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Strengthen Vocabulary with a Trick-or-Treat Scavenger Hunt

By Lindsey Lennon, Owner/Speech Language Pathologist, Marshfield Speech and Language Therapy October 4, 2021

With a harvest full of new sights, sounds and scents, fall is the best time of year to build vocabulary skills in school-aged children. Words like "crisp," "spooky," "cornucopia," and "reap" provide excellent opportunities for learning. However, building a strong vocabulary is not just about learning a variety of new words.

The term "lexical organization" refers to how we store words in our mind to be accessed when needed. We have all experienced that frustrating sensation that a word is “on the tip of the tongue.”  Children with weak lexical organization often struggle to remember words that they have previously learned, resulting in communication breakdowns and frustration. These children may be diagnosed with word-retrieval difficulties.

To help strengthen lexical organization, speech language pathologists teach children to use description and make associations between words. The idea being that the more connections you have between the words you know, the more paths there are to pull a word out when needed.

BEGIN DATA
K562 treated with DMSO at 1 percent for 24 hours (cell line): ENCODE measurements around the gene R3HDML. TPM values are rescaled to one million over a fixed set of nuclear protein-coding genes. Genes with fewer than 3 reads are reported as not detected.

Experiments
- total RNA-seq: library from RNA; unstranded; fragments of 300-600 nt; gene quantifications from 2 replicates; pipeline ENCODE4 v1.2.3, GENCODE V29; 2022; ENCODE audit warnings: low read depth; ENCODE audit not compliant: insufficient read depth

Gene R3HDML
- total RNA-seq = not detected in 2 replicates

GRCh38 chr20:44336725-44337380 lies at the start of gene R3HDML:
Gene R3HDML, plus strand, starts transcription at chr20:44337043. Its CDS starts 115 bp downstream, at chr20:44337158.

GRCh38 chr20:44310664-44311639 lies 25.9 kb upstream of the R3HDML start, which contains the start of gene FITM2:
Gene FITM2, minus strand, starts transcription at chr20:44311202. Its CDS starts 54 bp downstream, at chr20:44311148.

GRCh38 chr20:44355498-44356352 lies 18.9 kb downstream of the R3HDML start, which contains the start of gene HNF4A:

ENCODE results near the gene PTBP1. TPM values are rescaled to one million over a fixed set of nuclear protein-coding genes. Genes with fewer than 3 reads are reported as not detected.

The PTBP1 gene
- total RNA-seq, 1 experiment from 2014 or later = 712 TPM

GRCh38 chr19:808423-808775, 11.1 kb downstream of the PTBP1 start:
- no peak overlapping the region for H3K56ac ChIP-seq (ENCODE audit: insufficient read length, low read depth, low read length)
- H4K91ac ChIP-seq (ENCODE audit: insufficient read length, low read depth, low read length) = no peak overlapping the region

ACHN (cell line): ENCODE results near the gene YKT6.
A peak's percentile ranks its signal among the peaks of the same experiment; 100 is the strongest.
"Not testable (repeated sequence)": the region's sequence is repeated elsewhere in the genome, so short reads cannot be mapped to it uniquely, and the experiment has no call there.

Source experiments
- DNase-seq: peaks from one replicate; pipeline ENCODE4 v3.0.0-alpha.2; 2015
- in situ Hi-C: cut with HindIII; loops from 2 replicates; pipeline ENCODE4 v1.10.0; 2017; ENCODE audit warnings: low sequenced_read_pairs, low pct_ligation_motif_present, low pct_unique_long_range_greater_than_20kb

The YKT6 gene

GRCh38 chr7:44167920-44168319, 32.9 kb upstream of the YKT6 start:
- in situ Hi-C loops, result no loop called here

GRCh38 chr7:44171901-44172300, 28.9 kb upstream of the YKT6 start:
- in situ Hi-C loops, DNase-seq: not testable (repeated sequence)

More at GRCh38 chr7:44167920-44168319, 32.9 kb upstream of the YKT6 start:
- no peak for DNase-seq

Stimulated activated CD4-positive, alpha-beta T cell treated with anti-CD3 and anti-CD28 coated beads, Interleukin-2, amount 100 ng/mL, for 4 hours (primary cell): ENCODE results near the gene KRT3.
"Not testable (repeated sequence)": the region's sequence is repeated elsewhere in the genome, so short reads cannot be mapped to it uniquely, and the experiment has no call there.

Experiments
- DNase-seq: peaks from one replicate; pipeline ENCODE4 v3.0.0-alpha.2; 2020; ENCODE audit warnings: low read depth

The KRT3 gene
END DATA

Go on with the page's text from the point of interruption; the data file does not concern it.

So, how do you help your child build vocabulary and make it fun? Games of course! There are numerous games on the market that are designed to target lexical organization. Look for games like HedBanz, Scattergories and Outburst that require children to categorize, describe and list similar words. For younger children, a simple game of “I Spy” can do wonders ... and who doesn’t melt at their young child saying, “I spy with my little eyes”?

This time of year, a Trick-or-Treat Scavenger Hunt is the perfect activity to work on those all-important description skills, and to keep the kids grounded on that sugar-filled walk from house to house. Simply think of the costumes, decorations and items that your child may see during their trick or treat adventures. Then make a list with descriptive terms (e.g. a costume that has a broom, something candle-lit, something that crawls etc.). You can then make the scavenger hunt as simple or complex as you would like. Maybe you require a picture as evidence of items found. Perhaps you have your child compete against a friend who is trick or treating in a different neighborhood. You can offer a reward for the most items found or encourage teamwork by having a group of children work together to complete a single list. Be sure to end the scavenger hunt by naming the items described, and of course, have fun!

Click HERE to find a printer friendly version of the Trick-or-Treat Scavenger Hunt.

Lindsey Lennon received her master's degree in communication sciences and disorders at Emerson College. She has worked in private practice and private and public school settings. 

This article originally appeared in a 2016 October MacKID newsletter.